Scribner's - Research Article from St. James Encyclopedia of Popular Culture

This encyclopedia article consists of approximately 4 pages of information about Scribner's.
This section contains 1,010 words
(approx. 4 pages at 300 words per page)
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Scribner's

In their heyday Scribner's magazine (1870-81) and Scribner's Monthly (1887-1942) gave their largely middle-class readership beautiful illustrations and outstanding popular fiction and nonfiction. Scribner's, named for a New York publisher Charles Scribner, was founded by Scribner, Roswell C. Smith, a lawyer, and Dr. Josiah Gilbert Holland, a writer of moral tales and poems scorned by critics but popular with young Americans. From the start the men imbued the magazine with their shared Christian outlook, giving it a tone of religious uplift rare among general interest periodicals. As part of their mission they sought to extend art and literature to readers outside the big cities. Promising that Scribner's would be "profusely illustrated," Holland proposed it as a "democratic form of literature" for people who lacked time for books. After Scribner died in 1871, Holland...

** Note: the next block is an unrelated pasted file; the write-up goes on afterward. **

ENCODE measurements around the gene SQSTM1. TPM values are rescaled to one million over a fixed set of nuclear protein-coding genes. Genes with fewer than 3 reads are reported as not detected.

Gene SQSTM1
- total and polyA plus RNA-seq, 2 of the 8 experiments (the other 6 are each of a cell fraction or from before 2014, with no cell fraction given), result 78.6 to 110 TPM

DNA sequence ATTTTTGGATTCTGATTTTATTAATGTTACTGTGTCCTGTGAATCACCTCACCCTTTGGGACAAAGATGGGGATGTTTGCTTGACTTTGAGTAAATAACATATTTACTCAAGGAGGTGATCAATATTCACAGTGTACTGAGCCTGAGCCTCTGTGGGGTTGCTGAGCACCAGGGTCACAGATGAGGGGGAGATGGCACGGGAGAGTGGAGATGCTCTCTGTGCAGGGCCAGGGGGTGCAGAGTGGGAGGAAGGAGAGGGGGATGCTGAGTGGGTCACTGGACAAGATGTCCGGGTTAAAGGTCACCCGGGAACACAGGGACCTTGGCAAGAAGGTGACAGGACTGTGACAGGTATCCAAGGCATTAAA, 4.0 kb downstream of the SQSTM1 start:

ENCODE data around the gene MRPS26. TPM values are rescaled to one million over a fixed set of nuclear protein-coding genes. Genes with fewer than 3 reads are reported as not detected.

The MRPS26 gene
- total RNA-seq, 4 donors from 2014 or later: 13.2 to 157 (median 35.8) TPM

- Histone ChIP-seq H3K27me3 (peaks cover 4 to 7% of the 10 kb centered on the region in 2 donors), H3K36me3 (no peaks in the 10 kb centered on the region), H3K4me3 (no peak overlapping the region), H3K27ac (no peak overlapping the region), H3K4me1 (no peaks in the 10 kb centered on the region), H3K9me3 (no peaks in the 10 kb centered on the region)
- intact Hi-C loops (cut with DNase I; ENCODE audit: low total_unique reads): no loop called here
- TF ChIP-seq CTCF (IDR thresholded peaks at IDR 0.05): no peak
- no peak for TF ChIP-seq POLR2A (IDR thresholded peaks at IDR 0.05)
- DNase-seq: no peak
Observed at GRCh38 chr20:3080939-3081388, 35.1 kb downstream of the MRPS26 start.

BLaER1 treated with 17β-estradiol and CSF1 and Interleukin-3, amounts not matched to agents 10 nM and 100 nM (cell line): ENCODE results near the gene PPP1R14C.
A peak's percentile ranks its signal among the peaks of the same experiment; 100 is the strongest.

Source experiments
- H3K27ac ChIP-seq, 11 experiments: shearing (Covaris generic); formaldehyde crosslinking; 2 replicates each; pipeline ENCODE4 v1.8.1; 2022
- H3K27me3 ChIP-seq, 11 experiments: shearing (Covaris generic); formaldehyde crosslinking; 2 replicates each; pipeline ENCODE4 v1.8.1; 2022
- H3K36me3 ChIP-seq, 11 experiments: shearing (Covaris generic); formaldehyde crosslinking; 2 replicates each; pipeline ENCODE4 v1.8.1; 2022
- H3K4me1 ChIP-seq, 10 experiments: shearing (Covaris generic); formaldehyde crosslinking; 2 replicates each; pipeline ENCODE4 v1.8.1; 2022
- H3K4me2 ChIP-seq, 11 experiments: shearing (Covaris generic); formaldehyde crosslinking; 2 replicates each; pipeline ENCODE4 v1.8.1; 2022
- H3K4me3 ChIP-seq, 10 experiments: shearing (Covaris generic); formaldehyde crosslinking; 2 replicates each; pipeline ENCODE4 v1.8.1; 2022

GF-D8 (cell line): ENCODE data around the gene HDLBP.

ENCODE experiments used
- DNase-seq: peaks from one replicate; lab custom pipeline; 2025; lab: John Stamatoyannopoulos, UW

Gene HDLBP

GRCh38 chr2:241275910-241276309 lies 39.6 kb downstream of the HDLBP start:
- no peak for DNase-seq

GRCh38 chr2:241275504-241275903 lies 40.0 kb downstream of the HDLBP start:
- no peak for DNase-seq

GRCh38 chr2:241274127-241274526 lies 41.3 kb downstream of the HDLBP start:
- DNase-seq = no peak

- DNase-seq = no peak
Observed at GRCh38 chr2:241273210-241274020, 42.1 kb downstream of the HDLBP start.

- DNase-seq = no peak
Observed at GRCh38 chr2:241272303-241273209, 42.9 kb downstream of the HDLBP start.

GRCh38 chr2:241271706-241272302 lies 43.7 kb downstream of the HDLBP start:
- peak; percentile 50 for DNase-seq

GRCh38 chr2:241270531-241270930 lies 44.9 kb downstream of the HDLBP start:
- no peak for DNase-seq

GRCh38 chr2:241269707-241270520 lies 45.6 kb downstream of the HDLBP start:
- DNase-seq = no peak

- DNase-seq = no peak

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This section contains 1,010 words
(approx. 4 pages at 300 words per page)
Buy the Scribner's Encyclopedia Article
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Scribner's from Gale. ©2005-2006 Thomson Gale, a part of the Thomson Corporation. All rights reserved.
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